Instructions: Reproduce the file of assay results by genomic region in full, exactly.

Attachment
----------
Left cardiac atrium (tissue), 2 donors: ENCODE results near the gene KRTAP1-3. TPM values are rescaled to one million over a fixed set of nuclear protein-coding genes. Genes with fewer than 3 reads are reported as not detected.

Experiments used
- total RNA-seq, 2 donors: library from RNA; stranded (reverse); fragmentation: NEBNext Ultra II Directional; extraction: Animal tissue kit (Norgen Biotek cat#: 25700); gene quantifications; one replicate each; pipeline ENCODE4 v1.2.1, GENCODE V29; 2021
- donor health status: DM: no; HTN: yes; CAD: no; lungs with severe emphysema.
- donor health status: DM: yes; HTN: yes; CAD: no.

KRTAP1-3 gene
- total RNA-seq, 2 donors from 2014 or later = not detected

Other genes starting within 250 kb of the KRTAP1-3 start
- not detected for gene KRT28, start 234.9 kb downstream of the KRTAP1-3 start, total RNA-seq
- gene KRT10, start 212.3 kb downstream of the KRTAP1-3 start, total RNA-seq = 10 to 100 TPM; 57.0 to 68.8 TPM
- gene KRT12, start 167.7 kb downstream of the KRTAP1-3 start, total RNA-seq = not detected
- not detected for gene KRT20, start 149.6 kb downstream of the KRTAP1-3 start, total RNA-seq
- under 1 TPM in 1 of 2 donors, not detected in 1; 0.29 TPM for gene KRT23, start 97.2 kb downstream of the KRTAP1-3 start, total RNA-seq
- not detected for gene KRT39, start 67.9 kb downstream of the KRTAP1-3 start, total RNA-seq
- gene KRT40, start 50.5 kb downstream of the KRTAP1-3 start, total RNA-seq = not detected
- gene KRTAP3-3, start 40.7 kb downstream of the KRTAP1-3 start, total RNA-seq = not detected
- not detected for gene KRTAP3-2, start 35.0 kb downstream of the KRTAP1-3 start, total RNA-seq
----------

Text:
Left cardiac atrium (tissue), 2 donors: ENCODE results near the gene KRTAP1-3. TPM values are rescaled to one million over a fixed set of nuclear protein-coding genes. Genes with fewer than 3 reads are reported as not detected.

Experiments used
- total RNA-seq, 2 donors: library from RNA; stranded (reverse); fragmentation: NEBNext Ultra II Directional; extraction: Animal tissue kit (Norgen Biotek cat#: 25700); gene quantifications; one replicate each; pipeline ENCODE4 v1.2.1, GENCODE V29; 2021
- donor health status: DM: no; HTN: yes; CAD: no; lungs with severe emphysema.
- donor health status: DM: yes; HTN: yes; CAD: no.

KRTAP1-3 gene
- total RNA-seq, 2 donors from 2014 or later = not detected

Other genes starting within 250 kb of the KRTAP1-3 start
- not detected for gene KRT28, start 234.9 kb downstream of the KRTAP1-3 start, total RNA-seq
- gene KRT10, start 212.3 kb downstream of the KRTAP1-3 start, total RNA-seq = 10 to 100 TPM; 57.0 to 68.8 TPM
- gene KRT12, start 167.7 kb downstream of the KRTAP1-3 start, total RNA-seq = not detected
- not detected for gene KRT20, start 149.6 kb downstream of the KRTAP1-3 start, total RNA-seq
- under 1 TPM in 1 of 2 donors, not detected in 1; 0.29 TPM for gene KRT23, start 97.2 kb downstream of the KRTAP1-3 start, total RNA-seq
- not detected for gene KRT39, start 67.9 kb downstream of the KRTAP1-3 start, total RNA-seq
- gene KRT40, start 50.5 kb downstream of the KRTAP1-3 start, total RNA-seq = not detected
- gene KRTAP3-3, start 40.7 kb downstream of the KRTAP1-3 start, total RNA-seq = not detected
- not detected for gene KRTAP3-2, start 35.0 kb downstream of the KRTAP1-3 start, total RNA-seq